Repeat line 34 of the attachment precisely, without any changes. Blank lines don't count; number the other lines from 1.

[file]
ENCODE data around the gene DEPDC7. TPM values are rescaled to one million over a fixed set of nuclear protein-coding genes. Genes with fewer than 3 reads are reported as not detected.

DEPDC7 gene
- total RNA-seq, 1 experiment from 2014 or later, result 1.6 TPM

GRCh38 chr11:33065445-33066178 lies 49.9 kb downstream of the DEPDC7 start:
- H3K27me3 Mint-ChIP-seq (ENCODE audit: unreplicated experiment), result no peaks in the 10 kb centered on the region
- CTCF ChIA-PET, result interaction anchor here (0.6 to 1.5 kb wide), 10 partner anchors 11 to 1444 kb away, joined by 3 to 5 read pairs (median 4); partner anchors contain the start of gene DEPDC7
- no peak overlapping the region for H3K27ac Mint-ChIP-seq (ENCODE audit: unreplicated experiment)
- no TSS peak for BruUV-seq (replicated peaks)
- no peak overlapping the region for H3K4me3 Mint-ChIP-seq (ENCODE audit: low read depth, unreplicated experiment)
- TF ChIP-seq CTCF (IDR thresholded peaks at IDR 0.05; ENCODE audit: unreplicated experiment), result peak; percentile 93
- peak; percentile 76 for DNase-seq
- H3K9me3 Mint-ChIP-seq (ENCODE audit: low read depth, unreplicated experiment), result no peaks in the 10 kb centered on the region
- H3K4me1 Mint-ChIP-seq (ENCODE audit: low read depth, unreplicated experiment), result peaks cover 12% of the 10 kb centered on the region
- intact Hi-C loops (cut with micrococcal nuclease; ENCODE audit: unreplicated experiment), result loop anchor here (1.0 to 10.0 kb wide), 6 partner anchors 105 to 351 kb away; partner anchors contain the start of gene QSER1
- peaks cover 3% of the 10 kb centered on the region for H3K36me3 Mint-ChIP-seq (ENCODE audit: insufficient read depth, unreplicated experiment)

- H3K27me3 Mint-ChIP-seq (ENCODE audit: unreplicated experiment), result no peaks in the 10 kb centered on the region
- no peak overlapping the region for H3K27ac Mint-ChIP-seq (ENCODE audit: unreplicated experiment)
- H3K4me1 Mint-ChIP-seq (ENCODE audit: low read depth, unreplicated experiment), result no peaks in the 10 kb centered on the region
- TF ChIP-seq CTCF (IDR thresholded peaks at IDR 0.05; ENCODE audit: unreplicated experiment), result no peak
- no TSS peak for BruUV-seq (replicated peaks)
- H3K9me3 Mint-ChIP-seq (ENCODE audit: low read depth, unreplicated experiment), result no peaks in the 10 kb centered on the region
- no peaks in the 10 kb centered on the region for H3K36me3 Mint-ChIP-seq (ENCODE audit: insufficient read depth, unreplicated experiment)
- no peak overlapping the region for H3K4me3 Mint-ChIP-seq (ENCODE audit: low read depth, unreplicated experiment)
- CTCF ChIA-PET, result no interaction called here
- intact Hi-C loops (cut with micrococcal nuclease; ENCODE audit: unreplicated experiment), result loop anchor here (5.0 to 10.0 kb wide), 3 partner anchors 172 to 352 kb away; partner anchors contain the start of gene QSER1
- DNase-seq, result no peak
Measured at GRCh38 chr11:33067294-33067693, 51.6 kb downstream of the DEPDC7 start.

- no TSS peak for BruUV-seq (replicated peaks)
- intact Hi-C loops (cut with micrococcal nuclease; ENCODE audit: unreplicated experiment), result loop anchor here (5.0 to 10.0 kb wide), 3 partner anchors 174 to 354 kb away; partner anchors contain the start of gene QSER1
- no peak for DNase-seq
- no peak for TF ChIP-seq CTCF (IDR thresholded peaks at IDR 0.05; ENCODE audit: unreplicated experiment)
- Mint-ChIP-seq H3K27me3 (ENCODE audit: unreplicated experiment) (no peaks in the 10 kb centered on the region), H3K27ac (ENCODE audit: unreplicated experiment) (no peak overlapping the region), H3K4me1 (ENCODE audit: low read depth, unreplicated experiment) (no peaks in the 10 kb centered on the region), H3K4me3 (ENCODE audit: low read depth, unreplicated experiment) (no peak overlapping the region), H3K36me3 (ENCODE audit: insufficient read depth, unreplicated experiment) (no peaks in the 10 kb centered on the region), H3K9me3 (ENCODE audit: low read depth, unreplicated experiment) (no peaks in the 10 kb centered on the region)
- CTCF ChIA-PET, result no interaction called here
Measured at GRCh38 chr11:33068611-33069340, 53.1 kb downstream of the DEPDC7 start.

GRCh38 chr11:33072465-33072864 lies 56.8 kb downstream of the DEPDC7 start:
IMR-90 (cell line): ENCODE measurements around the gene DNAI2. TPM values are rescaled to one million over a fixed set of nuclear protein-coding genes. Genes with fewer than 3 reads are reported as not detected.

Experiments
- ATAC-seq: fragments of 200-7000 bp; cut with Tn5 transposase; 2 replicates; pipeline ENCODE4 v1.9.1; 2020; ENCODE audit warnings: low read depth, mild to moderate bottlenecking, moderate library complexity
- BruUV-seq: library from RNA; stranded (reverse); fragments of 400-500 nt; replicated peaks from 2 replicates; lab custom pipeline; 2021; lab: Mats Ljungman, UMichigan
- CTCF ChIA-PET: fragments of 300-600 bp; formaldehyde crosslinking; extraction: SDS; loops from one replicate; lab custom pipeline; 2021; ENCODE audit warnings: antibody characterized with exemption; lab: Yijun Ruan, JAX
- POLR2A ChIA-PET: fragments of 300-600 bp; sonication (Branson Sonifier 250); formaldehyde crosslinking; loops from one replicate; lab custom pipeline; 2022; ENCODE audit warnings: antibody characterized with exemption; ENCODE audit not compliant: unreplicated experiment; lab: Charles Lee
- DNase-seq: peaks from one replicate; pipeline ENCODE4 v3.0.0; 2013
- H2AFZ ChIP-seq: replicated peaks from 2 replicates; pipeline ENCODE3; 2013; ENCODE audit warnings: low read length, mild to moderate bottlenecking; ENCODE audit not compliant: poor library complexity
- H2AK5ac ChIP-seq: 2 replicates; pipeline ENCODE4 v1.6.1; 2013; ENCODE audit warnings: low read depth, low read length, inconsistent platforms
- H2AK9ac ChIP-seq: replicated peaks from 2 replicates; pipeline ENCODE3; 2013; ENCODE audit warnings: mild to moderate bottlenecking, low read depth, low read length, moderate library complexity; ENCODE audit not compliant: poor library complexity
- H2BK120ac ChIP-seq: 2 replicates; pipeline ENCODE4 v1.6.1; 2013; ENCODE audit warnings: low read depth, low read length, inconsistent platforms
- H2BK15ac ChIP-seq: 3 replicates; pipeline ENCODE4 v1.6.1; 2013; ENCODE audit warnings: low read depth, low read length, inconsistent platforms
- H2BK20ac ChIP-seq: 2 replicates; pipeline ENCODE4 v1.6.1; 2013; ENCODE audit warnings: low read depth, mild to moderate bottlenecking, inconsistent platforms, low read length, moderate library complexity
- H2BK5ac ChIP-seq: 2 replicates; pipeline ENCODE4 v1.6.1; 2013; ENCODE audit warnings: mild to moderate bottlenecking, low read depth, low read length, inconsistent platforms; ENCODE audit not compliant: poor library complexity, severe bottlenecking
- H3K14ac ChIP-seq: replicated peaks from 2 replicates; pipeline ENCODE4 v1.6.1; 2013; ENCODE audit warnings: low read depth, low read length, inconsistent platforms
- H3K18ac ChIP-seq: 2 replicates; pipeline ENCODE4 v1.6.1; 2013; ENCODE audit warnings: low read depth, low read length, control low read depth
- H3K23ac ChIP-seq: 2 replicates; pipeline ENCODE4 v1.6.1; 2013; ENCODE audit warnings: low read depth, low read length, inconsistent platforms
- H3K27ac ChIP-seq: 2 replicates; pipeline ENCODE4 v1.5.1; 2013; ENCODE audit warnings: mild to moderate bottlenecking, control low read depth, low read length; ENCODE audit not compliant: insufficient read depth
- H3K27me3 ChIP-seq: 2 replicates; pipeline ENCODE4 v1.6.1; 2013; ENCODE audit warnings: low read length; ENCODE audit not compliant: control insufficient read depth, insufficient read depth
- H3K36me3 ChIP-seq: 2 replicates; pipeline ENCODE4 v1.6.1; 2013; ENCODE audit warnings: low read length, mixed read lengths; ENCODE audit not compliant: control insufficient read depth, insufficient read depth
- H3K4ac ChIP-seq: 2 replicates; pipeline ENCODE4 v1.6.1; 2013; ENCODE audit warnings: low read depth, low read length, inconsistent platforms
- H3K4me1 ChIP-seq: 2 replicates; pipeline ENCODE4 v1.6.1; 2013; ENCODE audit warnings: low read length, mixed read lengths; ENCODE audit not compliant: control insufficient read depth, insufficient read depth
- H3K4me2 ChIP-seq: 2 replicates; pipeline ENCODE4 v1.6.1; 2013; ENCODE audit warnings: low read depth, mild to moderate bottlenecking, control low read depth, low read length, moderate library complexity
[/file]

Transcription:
Measured at GRCh38 chr11:33068611-33069340, 53.1 kb downstream of the DEPDC7 start.